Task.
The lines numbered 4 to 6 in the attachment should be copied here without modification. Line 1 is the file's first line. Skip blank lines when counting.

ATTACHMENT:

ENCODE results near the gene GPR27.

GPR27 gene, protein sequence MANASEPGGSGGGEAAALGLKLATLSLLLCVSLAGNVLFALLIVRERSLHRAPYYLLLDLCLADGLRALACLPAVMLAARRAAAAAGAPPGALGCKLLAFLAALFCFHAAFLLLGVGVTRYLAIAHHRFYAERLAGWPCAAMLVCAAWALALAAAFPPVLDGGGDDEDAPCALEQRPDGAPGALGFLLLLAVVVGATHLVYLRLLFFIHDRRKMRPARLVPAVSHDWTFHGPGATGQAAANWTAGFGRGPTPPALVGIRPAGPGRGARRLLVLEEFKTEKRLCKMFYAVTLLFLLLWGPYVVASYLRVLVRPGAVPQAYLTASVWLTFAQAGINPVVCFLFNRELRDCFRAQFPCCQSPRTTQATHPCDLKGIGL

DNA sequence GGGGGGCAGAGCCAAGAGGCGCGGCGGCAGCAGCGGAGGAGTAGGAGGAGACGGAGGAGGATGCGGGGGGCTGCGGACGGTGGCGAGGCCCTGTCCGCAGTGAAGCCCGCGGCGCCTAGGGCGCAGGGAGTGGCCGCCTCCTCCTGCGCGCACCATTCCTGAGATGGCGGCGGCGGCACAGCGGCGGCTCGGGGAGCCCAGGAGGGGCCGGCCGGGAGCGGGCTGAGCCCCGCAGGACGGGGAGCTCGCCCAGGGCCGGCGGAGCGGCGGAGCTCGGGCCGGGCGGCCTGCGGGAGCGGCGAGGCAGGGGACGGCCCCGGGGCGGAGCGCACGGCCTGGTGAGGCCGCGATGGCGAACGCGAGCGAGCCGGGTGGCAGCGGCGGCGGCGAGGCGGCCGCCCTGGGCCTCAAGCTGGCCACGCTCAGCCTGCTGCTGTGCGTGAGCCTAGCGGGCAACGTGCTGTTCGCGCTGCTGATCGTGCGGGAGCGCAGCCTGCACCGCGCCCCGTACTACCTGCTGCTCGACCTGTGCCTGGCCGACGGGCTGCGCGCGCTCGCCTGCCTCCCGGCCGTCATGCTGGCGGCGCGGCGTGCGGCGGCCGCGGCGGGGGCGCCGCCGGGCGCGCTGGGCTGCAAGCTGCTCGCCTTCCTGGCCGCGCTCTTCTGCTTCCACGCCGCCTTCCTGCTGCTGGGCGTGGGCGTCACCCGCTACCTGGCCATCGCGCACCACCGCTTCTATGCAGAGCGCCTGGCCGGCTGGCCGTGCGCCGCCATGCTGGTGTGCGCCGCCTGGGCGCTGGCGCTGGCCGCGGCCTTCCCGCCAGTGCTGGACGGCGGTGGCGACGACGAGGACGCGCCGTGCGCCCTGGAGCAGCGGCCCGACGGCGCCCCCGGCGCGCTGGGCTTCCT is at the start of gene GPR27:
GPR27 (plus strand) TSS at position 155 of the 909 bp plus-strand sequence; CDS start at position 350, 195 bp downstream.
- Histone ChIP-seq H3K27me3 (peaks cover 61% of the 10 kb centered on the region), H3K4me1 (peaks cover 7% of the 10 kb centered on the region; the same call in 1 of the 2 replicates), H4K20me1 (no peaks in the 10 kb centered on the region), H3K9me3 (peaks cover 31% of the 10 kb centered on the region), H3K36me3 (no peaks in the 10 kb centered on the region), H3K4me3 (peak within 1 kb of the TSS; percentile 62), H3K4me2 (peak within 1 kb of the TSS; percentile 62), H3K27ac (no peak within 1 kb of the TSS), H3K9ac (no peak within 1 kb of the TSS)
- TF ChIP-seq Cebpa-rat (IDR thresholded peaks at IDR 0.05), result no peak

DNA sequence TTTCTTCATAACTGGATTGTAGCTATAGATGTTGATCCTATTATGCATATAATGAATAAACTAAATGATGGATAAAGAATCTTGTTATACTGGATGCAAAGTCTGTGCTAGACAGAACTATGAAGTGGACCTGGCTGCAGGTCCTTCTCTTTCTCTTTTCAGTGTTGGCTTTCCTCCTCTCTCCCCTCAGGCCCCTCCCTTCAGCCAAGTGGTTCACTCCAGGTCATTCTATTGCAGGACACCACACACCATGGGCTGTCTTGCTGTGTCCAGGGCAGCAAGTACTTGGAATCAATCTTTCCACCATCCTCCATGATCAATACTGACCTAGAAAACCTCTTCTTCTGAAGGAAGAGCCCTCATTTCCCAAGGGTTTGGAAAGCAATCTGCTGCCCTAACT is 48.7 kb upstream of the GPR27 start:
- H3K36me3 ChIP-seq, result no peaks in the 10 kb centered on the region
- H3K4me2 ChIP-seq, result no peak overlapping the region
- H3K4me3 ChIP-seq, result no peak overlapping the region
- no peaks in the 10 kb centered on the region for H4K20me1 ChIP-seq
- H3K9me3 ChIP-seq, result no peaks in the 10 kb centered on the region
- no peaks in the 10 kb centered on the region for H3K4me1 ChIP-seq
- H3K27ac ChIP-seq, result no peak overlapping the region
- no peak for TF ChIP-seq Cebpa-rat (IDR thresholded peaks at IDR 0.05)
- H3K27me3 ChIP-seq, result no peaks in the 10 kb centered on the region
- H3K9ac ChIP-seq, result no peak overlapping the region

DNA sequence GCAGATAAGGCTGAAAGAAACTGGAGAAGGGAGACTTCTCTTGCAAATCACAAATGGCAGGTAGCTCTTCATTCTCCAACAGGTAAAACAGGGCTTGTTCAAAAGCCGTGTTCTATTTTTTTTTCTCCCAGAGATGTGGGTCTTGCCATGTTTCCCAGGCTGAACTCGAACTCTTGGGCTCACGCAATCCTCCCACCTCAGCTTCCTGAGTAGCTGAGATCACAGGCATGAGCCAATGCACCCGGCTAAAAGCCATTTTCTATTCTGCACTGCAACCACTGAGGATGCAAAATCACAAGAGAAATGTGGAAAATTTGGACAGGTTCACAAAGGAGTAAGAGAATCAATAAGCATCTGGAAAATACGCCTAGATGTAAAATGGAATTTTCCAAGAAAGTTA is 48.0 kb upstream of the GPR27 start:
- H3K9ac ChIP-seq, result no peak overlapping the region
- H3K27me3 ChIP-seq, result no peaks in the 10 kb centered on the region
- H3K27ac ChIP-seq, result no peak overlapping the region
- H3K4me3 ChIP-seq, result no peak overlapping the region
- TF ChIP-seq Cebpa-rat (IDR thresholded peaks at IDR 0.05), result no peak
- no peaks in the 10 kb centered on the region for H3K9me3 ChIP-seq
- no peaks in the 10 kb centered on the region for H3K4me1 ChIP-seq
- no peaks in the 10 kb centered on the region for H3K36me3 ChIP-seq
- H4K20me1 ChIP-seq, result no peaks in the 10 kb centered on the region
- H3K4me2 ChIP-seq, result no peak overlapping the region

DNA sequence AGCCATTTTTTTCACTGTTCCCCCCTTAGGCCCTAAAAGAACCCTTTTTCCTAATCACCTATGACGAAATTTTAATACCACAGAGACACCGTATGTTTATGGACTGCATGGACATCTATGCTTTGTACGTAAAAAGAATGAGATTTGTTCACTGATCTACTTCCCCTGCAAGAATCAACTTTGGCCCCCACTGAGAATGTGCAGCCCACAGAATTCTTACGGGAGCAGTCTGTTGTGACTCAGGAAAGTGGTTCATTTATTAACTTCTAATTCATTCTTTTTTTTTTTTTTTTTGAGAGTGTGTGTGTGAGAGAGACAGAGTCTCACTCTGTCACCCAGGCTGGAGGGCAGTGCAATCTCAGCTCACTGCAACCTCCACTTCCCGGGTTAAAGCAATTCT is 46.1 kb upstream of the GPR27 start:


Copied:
GPR27 (plus strand) TSS at position 155 of the 909 bp plus-strand sequence; CDS start at position 350, 195 bp downstream.
- Histone ChIP-seq H3K27me3 (peaks cover 61% of the 10 kb centered on the region), H3K4me1 (peaks cover 7% of the 10 kb centered on the region; the same call in 1 of the 2 replicates), H4K20me1 (no peaks in the 10 kb centered on the region), H3K9me3 (peaks cover 31% of the 10 kb centered on the region), H3K36me3 (no peaks in the 10 kb centered on the region), H3K4me3 (peak within 1 kb of the TSS; percentile 62), H3K4me2 (peak within 1 kb of the TSS; percentile 62), H3K27ac (no peak within 1 kb of the TSS), H3K9ac (no peak within 1 kb of the TSS)
- TF ChIP-seq Cebpa-rat (IDR thresholded peaks at IDR 0.05), result no peak